Stress becomes a health issue when people are unable to escape it, said Chip Coffey, director of therapy services for St. Luke’s Behavioral Health.
“If we’re in a workplace where we’re constantly under deadlines, what that does is put you in a ‘fight or flight’ syndrome where we’re always pressured to perform. As long as you keep this ongoing pressure, the deadlines keep piling up. The ability to react to deadlines decreases. You get stress. You don’t think as clearly. It’s harder to stay focused. It’s harder to meet those deadlines because of stress. Then you have more deadlines. It’s a cycle,” he said.
If the stress continues at home, if a person finds they’re sleeping too much or too little or not finding joy in things that they enjoyed in the past, then there’s a problem, Coffey said.
“What we’re seeing is a lot of patients who are having extremely high levels of anxiety. From a rating of one to 10, they’re talking about being at a 9 or 10 all the time … whether they’re at work or home. If their job is the source of anxiety, when they get home at the end of the day they’re still panicked about what they didn’t get done or what they have to do tomorrow. Instead of home being a place of respite for them, it’s an extension of the stress or anxiety they’re feeling at work,” Coffey said.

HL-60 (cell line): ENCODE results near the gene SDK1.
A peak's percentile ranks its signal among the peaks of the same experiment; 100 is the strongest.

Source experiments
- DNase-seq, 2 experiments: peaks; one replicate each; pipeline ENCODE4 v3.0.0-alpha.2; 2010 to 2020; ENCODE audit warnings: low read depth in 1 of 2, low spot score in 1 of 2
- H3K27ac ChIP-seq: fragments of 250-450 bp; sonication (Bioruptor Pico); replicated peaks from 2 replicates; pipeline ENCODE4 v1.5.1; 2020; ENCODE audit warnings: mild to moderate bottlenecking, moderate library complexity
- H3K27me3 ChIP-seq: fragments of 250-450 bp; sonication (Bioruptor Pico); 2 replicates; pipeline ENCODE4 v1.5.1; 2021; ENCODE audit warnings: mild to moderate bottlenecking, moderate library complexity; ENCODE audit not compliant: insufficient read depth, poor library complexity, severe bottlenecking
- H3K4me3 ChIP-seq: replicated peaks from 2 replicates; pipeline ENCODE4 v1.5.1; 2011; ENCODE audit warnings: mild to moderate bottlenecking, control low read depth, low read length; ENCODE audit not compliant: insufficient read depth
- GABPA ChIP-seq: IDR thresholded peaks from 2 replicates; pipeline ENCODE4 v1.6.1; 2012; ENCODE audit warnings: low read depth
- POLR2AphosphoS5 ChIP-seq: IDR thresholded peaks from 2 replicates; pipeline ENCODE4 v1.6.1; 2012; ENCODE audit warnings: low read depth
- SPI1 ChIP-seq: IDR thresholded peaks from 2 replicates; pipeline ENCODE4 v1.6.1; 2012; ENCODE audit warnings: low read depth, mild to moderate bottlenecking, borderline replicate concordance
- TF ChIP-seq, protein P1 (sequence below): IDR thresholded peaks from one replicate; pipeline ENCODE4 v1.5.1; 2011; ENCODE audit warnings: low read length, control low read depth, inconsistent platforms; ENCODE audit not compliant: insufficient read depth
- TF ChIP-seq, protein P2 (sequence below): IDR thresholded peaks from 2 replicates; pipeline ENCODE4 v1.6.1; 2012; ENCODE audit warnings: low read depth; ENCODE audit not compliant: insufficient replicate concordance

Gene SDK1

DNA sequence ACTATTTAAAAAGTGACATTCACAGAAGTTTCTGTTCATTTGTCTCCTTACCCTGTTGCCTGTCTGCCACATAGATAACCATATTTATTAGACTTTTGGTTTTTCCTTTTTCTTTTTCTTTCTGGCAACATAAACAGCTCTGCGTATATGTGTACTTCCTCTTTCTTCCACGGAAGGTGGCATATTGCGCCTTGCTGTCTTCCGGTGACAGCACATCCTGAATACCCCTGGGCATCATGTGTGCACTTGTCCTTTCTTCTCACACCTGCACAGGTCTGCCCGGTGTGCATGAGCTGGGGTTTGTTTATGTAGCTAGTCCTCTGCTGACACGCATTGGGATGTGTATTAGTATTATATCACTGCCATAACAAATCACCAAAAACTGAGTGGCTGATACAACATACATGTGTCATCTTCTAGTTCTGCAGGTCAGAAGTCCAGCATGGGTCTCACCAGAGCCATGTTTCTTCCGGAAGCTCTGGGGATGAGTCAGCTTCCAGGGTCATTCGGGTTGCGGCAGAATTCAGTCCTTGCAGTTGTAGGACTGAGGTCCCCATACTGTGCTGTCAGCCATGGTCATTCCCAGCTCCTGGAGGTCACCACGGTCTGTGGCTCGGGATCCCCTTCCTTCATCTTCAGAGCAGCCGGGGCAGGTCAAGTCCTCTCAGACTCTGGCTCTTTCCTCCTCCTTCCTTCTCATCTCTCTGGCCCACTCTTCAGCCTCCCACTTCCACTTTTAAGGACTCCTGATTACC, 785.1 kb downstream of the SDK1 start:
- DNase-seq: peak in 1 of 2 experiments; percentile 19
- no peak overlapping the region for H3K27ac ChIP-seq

One scenario Coffey is seeing is in workers whose companies have experienced layoffs. The rest of the staff absorbs the duties.
“Even though those people are gone, the workloads are not decreased. They’re transitioned to someone else. They’re now not able to get all the work done. They’re starting to internalize that because they can’t do it all and that feeling of failure is fueling into depression and hopelessness,” he said.
Coffey said employees need to be able to tell employers, “I’m struggling to meet this goal. Can we adjust the goal so I can get more time?” And, Coffey said, the boss needs to be able to respond.
“I come at it from being a supervisor,” he said. “If one of my employees comes up and says, ‘I need something taken off my plate,’ we as supervisors need to listen and adjust and make accommodations where we can.”
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